Requests for special meals are up at Purewal’s events as well. “At times we may be asked to provide up to 30 percent special meals for seated dinners. If we’re doing an event with food stations, we have to make sure to have a diverse enough menu to satisfy most needs — and make sure everything is labeled.”
While creative non-meat options are up, meat, she says, has not disappeared. “Many chefs are designing more complex and unique plant-based offerings. However, we have yet to have a group not offer a meat course. But when we do food-station events, we can take more liberty in offering a creative vegetarian station and really showcasing the skills of the chef.”
While not new, connecting people to local purveyors of food is still on trend. “From the attendee perspective, there’s definitely a greater interest in where the food is coming from,” Purewal says. “We partner with organizations like The Cheese School of San Francisco to offer interactive, immersive food experiences where guests can ask questions and learn about their food from origin to plate.”
Purewal also likes to invite local producers — farmers, wine makers, brewers, etc. — to events to mingle with the guests. “They may be at a food station to answer questions one-on-one. Or they speak to the group as a whole as their course is being served,” she says.
Learning about beer and cocktails is increasingly important to attendees, too. “We’re still serving a lot of wine,” Purewal says, “but there’s interest in expanding the palate and learning how to pair other beverages. For example, The Cheese School offers a wonderful beer and cheese pairing. It’s a great education and allows us to showcase local artisan cheesemakers and brewers.”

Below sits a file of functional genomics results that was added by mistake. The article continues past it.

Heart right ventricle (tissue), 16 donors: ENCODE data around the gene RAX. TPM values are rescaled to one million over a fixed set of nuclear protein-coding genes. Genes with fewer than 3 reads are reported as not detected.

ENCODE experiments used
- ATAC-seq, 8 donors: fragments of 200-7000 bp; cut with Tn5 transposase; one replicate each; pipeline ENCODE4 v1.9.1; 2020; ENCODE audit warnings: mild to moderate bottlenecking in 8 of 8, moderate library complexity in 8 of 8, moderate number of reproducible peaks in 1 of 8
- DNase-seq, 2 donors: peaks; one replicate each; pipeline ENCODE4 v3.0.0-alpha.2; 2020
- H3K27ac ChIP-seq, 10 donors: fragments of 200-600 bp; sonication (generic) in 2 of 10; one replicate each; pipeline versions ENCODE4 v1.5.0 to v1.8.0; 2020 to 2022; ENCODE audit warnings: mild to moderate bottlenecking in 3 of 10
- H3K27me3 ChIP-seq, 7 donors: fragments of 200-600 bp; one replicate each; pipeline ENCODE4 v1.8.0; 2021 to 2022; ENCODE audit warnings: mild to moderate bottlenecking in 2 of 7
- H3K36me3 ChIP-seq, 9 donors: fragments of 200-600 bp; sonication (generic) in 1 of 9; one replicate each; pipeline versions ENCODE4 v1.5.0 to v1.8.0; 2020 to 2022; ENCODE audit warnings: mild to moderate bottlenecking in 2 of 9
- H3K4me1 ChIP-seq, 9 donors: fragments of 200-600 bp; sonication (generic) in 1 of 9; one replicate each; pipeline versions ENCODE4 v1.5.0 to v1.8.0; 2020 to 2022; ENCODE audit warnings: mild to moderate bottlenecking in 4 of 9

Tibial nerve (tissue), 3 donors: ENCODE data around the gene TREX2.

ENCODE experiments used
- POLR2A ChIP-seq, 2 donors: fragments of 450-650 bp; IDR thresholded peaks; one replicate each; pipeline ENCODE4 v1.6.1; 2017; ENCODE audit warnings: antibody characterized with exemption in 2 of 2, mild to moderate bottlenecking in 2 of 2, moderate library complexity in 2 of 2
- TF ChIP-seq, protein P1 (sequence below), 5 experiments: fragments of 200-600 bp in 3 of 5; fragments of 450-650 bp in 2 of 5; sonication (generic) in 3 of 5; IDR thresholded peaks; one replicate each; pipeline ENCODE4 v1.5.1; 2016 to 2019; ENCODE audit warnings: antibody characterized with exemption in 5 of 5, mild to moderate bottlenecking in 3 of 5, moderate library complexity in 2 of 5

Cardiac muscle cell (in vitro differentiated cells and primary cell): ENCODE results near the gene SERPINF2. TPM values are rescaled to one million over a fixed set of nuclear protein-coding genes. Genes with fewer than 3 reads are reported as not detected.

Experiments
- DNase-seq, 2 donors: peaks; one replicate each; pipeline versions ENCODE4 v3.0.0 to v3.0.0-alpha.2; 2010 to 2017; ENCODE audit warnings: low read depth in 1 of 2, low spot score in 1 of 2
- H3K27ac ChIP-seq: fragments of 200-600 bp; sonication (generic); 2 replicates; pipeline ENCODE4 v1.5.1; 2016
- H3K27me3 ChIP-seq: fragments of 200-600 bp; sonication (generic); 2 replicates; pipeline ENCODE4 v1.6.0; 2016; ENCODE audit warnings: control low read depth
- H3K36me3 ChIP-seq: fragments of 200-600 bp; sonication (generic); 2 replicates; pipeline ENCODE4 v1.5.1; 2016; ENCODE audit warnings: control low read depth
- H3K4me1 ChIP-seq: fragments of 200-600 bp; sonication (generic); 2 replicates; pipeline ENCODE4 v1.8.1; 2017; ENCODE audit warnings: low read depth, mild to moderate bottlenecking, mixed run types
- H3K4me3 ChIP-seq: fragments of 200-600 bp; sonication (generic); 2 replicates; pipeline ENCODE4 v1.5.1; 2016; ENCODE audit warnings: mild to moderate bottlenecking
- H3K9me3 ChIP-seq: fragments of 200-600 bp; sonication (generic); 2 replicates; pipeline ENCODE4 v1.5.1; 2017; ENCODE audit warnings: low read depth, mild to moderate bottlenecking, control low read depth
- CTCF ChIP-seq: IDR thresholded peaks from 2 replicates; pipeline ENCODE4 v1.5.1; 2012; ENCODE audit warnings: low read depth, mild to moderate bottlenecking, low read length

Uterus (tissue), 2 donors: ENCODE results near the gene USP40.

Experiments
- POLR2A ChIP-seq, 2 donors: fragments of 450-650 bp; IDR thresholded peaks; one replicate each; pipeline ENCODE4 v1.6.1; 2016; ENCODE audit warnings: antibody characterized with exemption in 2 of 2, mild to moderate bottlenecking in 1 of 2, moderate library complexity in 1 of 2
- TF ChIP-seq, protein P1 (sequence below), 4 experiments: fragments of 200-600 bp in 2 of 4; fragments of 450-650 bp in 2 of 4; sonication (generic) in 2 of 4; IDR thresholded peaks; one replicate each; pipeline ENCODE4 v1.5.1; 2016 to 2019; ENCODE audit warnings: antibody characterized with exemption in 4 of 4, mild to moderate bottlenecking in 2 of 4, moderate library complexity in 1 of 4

Additionally, Purewal notes, there’s a trend of offering creative non-alcoholic drinks including “mocktails made with the freshest ingredients used in unexpected ways to create fusions people wouldn’t think of on their own.”
Rheanna Binkley, venue and events manager at The Cheese School of San Francisco, which offers hands-on, interactive, educational corporate and team-building events, does see an increase in meat requests.
“Some of our regular clients keep requesting additional meat items for their groups. This may be due to the ‘keto diet’ trend. What we’ve noticed about vegetarians is that they’re being more curious about the source of food items and inquiring about animal byproducts such as rennet, which is in a lot of cheese. It seems the trend may be the emergence of the more educated vegetarian.”
Additionally, she says, the definition of “healthy” has changed. “For decades ‘healthy’ meant low-fat, low-salt and veggies. With the rise of slow food challenging the industrialization of food and the value we now see in knowing where our food comes from, many of our clients are embracing whole fats, animal products and real sugar.”
It’s storytelling, however, that really excites Binkley. “We’ve noticed an upswing in themes and requests for stories to be told through food,” she says. “Whether it’s a six-course meal based on a revolutionary product launch or recreating a ‘magical cheese moment’ a client had while traveling, the opportunity to give guests a unique experience with food is what gets us excited.”